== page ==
Listen to women take on the world in September’s best audiobooks

From a spooky thriller to a collection of experiences of displacement, women lead the stories featured in this month’s roundup of top audiobooks.

Courtesy of Simon & Schuster
“The Island of Sea Women” by Lisa See; read by Jennifer Lim; Simon & Schuster Audio; 13 hours and 30 minutes.

This month, check out a modern, gothic thriller; mini-biographies from displaced young people; a poignant, multigenerational tale of female Korean divers; and a fact-based novel detailing the making of “The Wizard of Oz.”

“The Island of Sea Women” by Lisa See

Read by Jennifer Lim; Simon & Schuster Audio; 13 hours and 30 minutes

This multigenerational tale of women living on an island off the coast of Korea details a world in which women have power and authority and work hard as deep-sea divers. Two women and their friendship are at the heart of a tale in which war and disruption, including American occupation, destroy some lives and alter others. Jennifer Lim sounds a bit perfunctory at times, but for the most part is an appropriate narrator who understands the correct pronunciation of local names and locales. The novel is a beautifully written, sublime piece of fiction; the narration is a near miss. Grade: A-

“We Are Displaced: My Journey and Stories from Refugee Girls Around the World” by Malala Yousafzai

Read by Neela Vaswani, Deepti Gupta, and Malala Yousafzai; Hachette Audio; four hours

Courtesy of Hachette Book Group
“We Are Displaced: My Journey and Stories from Refugee Girls Around the World” by Malala Yousafzai; read by Neela Vaswani, Deepti Gupta, and Malala Yousafzai; Hachette Audio; four hours.

Narration is a problem for this otherwise excellent young adult collection of mini-biographies introduced by and featuring Malala Yousafzai. She details her own harrowing account before handing the reins over to nine other displaced people – mostly girls and women – whose lives were disrupted by war and terrorism. The stories are compelling and Malala is an excellent narrator – her diction is clear, her voice almost lyrical, and her pacing and polish belie her age. However, many of the stories are read by Deepti Gupta, who does not have a pleasing voice and whose various accents are a distraction. Otherwise this is powerful and poignant. Grade: B+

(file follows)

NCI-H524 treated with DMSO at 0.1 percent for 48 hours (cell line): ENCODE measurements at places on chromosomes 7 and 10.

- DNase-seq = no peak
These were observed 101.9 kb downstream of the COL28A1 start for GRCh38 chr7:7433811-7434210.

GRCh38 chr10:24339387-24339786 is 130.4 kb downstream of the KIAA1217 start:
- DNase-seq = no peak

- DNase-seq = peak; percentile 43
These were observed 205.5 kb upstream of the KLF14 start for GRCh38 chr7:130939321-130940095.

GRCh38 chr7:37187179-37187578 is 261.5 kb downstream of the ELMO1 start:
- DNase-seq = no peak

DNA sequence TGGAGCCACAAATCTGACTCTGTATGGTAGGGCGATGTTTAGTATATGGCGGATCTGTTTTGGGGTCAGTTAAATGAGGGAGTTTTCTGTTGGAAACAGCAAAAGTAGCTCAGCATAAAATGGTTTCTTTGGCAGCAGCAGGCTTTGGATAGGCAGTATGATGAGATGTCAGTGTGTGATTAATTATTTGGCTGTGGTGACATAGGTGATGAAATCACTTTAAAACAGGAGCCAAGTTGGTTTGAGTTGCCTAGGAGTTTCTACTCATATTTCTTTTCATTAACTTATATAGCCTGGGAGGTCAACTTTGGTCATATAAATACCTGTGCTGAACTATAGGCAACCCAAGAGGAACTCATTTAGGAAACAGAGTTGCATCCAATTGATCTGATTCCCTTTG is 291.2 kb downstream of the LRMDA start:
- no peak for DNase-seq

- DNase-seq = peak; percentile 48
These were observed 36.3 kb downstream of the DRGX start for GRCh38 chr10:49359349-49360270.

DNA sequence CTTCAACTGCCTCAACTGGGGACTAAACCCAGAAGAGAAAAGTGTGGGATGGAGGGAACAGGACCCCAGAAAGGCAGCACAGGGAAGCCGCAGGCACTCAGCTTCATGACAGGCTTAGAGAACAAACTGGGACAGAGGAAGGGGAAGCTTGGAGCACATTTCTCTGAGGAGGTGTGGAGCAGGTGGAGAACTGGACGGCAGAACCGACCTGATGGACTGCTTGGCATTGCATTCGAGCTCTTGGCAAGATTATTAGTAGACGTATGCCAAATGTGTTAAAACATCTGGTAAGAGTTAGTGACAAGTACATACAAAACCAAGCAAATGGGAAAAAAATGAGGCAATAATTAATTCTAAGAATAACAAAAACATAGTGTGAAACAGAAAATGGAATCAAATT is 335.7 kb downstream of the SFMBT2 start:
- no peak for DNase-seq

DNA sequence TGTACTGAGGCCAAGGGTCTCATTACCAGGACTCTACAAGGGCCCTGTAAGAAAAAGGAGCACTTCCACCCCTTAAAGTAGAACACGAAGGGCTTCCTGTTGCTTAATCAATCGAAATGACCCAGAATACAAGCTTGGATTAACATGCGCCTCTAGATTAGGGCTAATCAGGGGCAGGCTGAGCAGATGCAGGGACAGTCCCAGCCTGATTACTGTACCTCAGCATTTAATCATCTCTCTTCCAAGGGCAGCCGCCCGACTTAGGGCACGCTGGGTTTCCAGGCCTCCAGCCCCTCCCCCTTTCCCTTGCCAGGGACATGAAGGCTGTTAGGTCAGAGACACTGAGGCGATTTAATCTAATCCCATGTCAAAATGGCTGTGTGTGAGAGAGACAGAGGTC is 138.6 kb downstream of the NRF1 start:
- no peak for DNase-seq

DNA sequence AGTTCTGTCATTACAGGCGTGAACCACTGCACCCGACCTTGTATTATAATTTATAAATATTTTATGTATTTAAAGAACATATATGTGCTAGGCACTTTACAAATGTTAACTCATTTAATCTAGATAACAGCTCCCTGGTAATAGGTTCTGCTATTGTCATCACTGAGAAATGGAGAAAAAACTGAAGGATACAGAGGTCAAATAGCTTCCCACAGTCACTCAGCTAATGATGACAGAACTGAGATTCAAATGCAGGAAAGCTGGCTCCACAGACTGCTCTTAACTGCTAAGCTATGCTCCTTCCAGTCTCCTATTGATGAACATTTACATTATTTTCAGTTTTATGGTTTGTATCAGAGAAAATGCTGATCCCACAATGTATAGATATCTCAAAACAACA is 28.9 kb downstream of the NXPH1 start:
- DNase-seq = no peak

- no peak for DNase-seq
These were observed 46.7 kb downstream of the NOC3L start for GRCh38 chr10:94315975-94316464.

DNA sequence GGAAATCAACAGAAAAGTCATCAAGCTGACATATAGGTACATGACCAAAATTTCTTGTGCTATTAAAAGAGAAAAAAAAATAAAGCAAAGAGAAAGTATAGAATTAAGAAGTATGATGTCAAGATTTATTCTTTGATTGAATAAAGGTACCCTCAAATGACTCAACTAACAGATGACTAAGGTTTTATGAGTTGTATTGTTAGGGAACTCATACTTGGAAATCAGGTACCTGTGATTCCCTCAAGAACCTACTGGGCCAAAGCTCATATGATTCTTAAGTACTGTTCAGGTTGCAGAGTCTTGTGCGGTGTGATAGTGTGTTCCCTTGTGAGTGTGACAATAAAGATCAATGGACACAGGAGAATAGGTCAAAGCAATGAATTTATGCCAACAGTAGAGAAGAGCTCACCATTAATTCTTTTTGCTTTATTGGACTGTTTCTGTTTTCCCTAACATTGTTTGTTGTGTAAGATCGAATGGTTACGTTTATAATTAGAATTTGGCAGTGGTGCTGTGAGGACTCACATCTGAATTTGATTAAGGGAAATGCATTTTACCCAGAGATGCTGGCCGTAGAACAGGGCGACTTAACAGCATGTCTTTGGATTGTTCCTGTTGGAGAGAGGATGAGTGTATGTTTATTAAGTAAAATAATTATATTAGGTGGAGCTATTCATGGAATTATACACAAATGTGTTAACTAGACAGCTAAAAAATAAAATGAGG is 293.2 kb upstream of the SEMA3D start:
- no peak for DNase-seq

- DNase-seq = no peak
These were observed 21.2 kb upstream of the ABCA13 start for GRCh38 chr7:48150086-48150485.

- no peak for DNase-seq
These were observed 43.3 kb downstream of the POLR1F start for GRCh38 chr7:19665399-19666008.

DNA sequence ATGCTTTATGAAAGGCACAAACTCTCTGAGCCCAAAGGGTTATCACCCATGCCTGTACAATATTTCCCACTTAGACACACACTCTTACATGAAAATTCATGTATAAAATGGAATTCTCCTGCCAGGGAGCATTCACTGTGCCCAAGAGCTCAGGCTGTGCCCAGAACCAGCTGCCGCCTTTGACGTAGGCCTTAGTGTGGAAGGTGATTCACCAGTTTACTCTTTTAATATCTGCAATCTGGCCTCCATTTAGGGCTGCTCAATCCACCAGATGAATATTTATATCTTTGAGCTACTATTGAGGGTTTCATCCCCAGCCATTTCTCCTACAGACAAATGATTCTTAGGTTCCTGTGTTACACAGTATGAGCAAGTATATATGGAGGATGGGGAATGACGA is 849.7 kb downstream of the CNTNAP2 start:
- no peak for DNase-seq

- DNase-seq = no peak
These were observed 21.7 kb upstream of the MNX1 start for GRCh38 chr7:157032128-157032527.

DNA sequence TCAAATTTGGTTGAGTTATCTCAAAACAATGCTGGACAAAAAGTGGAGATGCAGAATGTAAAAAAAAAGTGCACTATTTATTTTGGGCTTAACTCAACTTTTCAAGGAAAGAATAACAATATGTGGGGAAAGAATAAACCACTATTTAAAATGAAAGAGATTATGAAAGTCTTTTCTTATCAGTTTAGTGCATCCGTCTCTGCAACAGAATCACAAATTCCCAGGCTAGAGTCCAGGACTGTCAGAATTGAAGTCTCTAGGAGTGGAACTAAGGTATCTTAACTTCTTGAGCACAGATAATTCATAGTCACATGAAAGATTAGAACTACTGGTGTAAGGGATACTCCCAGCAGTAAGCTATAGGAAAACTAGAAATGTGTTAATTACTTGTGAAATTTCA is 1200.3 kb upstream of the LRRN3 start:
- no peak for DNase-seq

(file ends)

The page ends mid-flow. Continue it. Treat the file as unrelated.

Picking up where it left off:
“The Turn of the Key” by Ruth Ware

Read by Imogen Church; Simon & Schuster Audio; 12 hours

Courtesy of Simon & Schuster
“The Turn of the Key” by Ruth Ware; read by Imogen Church; Simon & Schuster Audio; 12 hours.

Ruth Ware is good at writing creepy tales and this novel about a nanny moving into an apparently haunted smart house takes a gothic trope and modernizes it. Even better is an ending that you won’t see coming and that reframes everything you’ve just heard. Narrator Imogen Church underscores the story’s eeriness, as she sounds appropriately young and energetic, easily conveying fright and desperation. This isn’t Ware’s best as it plods along in spots, but is still a lot of fun on a crisp autumn evening. Grade: B

“Finding Dorothy” by Elizabeth Letts

Read by Ann Marie Lee and Elizabeth Letts; Random House Audio; 14 hours

Courtesy of Penguin Random House
“Finding Dorothy” by Elizabeth Letts; read by Ann Marie Lee and Elizabeth Letts; Random House Audio; 14 hours.

This historical fiction explores the factual backdrop for the world created by L. Frank Baum, as told through the eyes of his wife, the forward-thinking suffragette Maud Gage Baum. At times the writing is a bit simplistic and overwrought, but for the most part this is an intriguing and entertaining diversion. Narrator Ann Marie Lee could have been reined in a bit, as she does the story no favors by emoting. She should have let the story speak for itself. Grade: B

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